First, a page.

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Gottheimer Works to Save NJ Taxpayers, Shares IRS Guidance on Property Tax Prepayment with Mayors, Council
Earlier this week, Congressman Josh Gottheimer (NJ-5) urged New Jersey mayors to take swift action to help residents save on assessed taxes in the face of the oncoming Tax Hike Bill. Gottheimer will continue looking for any path to save taxpayers money and continues to look for ways to cut taxes.
On Wednesday, he shared the following letter with Fifth District mayors and council members regarding prepayment of property taxes assessed for 2018:
Dear Mayor -- I am proud to stand with you to save taxpayers’ money in every way we can – from fighting to get North Jersey a better return on the dollars we have already sent to Washington to preventing the Tax Hike Bill’s assault on our state and key deductions. Today, that means acting quickly to allow for property tax prepayments to help New Jersey taxpayers.
As you know, the recently enacted Tax Hike Bill, P.L.115-97, significantly revises the Tax Act of 1986, and among its provisions, drastically diminishes the ability for states like ours to deduct state and local taxes (SALT). It’s expected to hit our property values and other states are already trying to lure our businesses away. However, there is an important caveat: the changes, based on guidance we’ve received, specifically does not prohibit prepayment of state property taxes.
Since many taxpayers will not be permitted to deduct all of their property taxes in 2018 and beyond, I urge you to act quickly, so taxpayers in your town can prepay assessed property taxes this week — and potentially save significantly on their federal tax bill. As promised, as soon as the Tax Hike Bill was passed, I asked the IRS for guidance regarding prepayment. My office just received a response from the IRS. Their guidance suggests — coupled with formally posted guidance — that New Jersey taxpayers can prepay their 2018 property taxes and temporarily avoid this disastrous provision of the Tax Hike Bill.
The IRS advised that, “In general, whether a taxpayer is allowed a deduction for the prepayment of state or local real property taxes in 2017 depends on whether the taxpayer makes the payment in 2017 and the real property taxes are assessed prior to 2018. A prepayment of anticipated real property taxes that have not been assessed prior to 2018 are not deductible in 2017. State or local law determines whether and when a property tax is assessed, which is generally when the taxpayer becomes liable for the property tax imposed.”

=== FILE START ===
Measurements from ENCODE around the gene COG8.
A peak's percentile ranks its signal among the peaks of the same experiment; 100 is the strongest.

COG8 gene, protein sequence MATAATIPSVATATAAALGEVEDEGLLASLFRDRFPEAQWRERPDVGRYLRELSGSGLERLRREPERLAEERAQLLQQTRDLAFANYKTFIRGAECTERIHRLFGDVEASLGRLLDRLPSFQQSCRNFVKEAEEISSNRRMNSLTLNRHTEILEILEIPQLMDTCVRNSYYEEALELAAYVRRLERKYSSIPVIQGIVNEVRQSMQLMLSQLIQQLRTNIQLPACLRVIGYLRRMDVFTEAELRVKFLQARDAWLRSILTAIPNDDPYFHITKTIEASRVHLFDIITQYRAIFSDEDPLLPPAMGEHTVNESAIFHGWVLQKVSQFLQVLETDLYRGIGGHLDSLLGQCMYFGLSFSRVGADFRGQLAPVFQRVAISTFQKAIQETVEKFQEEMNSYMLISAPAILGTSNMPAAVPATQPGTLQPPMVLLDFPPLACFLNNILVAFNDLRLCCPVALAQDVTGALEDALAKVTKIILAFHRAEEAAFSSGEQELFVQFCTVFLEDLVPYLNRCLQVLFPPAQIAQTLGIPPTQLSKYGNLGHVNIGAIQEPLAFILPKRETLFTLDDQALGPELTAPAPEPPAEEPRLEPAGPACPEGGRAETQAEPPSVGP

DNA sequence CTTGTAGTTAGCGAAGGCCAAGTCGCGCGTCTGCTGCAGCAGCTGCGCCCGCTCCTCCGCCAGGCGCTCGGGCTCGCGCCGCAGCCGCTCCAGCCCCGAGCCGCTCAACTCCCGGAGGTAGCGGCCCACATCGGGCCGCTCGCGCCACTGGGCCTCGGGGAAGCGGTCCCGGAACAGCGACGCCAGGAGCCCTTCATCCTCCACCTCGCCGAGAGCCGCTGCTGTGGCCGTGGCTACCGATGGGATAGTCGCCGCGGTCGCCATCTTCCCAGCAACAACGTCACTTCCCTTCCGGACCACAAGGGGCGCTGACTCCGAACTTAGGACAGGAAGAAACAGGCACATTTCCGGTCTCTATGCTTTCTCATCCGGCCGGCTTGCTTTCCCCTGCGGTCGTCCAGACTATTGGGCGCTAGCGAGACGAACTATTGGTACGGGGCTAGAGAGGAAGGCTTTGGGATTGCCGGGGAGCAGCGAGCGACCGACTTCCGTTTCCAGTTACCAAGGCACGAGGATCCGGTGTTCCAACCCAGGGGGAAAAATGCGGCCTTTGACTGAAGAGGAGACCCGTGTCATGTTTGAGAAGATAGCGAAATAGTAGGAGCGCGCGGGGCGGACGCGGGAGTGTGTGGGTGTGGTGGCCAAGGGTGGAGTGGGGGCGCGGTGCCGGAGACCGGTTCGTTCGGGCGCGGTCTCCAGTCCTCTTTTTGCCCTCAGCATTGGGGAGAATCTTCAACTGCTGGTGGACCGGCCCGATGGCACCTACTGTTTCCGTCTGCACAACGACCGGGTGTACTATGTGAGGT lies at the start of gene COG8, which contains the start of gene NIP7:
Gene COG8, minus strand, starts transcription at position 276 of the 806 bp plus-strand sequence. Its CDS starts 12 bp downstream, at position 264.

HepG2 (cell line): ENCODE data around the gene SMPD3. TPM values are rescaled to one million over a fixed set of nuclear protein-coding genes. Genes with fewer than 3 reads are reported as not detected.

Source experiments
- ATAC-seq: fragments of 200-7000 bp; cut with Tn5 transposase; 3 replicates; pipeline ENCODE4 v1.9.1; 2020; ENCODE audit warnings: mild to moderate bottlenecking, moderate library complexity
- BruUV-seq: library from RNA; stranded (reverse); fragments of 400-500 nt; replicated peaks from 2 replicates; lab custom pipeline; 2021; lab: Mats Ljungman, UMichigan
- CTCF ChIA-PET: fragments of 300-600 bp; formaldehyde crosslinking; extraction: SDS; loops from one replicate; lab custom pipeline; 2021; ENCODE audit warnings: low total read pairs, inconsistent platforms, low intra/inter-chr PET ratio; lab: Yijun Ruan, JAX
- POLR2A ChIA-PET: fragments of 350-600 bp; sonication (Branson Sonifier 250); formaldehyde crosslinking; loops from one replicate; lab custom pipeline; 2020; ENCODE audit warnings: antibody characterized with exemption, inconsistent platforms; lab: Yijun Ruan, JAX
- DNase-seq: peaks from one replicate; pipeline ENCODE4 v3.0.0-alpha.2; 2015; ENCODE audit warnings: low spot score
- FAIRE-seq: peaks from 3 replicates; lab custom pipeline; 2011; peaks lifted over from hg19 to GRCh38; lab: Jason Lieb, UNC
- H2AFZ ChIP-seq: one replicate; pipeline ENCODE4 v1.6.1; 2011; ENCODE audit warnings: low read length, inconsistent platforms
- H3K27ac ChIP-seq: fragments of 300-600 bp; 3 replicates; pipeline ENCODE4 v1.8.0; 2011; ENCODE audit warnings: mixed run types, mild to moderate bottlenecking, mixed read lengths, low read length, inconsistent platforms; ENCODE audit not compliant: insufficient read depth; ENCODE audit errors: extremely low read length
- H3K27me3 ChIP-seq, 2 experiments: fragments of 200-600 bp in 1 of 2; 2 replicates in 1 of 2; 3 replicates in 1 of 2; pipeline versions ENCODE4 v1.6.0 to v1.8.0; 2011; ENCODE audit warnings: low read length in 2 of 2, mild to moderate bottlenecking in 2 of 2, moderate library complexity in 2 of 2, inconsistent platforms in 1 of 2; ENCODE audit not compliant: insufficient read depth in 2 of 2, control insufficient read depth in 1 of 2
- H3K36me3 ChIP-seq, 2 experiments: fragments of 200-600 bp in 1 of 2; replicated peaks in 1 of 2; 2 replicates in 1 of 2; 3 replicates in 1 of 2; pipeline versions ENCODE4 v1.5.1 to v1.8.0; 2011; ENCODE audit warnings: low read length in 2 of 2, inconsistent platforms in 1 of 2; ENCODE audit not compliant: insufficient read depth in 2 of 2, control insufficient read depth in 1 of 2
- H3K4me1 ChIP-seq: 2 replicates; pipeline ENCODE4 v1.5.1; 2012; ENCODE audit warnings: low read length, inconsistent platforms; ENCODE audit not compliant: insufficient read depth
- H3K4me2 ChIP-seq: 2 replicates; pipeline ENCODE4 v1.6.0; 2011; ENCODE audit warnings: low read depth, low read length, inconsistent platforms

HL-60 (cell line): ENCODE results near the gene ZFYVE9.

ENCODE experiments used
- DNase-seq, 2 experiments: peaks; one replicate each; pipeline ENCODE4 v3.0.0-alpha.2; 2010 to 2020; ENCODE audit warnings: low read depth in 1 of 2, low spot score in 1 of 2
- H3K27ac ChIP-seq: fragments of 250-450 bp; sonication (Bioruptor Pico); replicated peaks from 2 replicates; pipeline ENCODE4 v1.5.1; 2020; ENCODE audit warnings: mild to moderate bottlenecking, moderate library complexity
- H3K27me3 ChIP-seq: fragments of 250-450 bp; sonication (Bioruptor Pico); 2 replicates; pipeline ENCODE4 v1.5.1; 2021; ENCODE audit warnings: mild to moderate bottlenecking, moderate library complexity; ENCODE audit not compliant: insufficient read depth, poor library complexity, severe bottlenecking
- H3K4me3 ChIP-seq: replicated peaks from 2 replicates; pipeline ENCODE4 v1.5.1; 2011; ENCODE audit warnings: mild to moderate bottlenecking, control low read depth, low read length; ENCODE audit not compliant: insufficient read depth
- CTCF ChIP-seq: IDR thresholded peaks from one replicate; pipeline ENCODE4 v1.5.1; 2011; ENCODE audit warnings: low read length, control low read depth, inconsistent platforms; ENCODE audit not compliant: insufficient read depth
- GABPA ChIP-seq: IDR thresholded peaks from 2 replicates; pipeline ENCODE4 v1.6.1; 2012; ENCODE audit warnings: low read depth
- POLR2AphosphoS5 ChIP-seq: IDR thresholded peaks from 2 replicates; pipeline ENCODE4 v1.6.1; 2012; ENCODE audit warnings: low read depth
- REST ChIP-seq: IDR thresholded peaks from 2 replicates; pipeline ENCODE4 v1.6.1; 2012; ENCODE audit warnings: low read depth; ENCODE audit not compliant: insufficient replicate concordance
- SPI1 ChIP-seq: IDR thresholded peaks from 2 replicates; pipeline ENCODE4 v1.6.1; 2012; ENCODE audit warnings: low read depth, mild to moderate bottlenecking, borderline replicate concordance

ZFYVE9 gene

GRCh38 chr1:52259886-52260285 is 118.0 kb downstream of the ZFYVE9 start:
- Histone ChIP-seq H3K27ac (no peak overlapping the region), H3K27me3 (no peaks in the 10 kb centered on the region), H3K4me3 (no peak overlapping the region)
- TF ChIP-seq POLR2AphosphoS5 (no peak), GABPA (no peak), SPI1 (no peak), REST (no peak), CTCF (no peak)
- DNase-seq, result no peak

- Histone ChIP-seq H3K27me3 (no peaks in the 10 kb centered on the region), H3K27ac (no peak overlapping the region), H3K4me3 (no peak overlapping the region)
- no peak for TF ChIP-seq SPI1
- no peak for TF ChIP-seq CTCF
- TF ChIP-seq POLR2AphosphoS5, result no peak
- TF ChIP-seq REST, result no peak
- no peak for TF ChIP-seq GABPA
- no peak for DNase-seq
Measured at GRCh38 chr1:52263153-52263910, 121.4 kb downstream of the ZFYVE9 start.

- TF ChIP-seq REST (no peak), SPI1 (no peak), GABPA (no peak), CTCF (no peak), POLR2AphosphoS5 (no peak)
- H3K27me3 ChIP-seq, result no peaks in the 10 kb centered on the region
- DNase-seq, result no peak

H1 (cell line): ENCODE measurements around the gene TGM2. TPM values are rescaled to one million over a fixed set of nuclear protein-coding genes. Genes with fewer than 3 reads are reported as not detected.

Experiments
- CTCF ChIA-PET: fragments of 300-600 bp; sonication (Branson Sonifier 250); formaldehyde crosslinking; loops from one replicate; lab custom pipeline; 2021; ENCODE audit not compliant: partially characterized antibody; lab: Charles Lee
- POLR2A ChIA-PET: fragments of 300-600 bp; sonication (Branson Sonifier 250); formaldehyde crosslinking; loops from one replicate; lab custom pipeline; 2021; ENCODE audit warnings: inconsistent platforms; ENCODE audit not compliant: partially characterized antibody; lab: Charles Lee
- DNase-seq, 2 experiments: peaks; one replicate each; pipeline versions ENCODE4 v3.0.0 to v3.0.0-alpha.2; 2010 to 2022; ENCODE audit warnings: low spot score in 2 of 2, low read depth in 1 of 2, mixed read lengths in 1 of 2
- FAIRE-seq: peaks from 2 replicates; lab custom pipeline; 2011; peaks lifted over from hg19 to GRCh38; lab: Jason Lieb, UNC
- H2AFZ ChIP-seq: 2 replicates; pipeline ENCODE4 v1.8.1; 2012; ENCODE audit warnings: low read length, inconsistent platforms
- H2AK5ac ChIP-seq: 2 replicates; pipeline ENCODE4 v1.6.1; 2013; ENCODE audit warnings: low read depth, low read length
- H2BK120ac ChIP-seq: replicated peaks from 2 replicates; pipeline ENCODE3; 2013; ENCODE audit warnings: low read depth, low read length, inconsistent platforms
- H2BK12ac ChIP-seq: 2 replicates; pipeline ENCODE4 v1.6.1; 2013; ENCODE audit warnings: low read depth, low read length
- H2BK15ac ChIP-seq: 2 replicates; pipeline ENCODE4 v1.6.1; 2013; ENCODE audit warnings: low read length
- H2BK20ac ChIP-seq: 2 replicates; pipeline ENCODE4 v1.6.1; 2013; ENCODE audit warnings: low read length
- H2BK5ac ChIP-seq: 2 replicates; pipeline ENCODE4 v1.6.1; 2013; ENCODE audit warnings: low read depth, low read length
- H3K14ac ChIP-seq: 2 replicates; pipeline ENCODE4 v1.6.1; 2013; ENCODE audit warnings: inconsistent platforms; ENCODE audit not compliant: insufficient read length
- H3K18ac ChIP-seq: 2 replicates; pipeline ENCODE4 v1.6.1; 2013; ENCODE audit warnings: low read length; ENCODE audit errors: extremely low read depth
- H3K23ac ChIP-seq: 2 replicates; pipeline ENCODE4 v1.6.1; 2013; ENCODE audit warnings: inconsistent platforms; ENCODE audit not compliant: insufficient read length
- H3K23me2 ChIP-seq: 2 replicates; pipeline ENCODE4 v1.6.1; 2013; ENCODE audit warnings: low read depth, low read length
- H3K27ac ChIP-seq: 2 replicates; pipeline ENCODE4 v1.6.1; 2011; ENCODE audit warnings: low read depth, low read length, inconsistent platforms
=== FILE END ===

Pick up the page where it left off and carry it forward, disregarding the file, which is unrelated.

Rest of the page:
The IRS note to my office added, “The new legislation specifically prohibits receiving a tax benefit in 2017 for the pre-payment of 2018 income taxes. We were concerned this might apply to property taxes as well, but it does not.”
In New York State, Governor Cuomo issued an emergency executive order last Friday facilitating prepayments in that state. You can read more about New York’s emergency order here. News reports indicate that Governor Christie is planning a similar executive action and I have contacted him to urge swift action and clarity for towns in North Jersey.
Similarly, I am urging you to act quickly on behalf of our shared constituents. I strongly recommend that each town and county look at its rules to determine whether it can accept property taxes due in 2018 and take any steps necessary to authorize prepayment. I believe it is critical to inform and advise taxpayers to pay taxes they are allowed to pay before December 31, 2017, if they will be entitled to the benefit of the deduction. We need to save on taxes wherever possible, particularly in the face of this tax hike on our residents.
Please let me know if you plan to take action on prepayment. My team is prepared to act quickly to help get the word out, as it is in many taxpayers’ best interest to prepay to preserve their ability to deduct these taxes on their 2017 federal tax returns. A couple of caveats: some taxpayers may not benefit from prepayment – for example if they do not itemize their deductions. Some, but not all, taxpayers who pay alternative minimum tax (AMT) may also be denied the benefit for additional payments of state and local tax deduction. Therefore, I strongly recommend that you advise taxpayers to seek their own independent, professional advice on any issues related to the Tax Hike Bill.
Thank you for acting quickly for the good of local residents and businesses. This is about fighting for North Jersey and leaving no stone unturned to save more money for our towns and taxpayers. Please feel free to call 201-***-**** with any questions or email me at *****@mail.house.gov.
Happy New Year and thank you very much for all you do.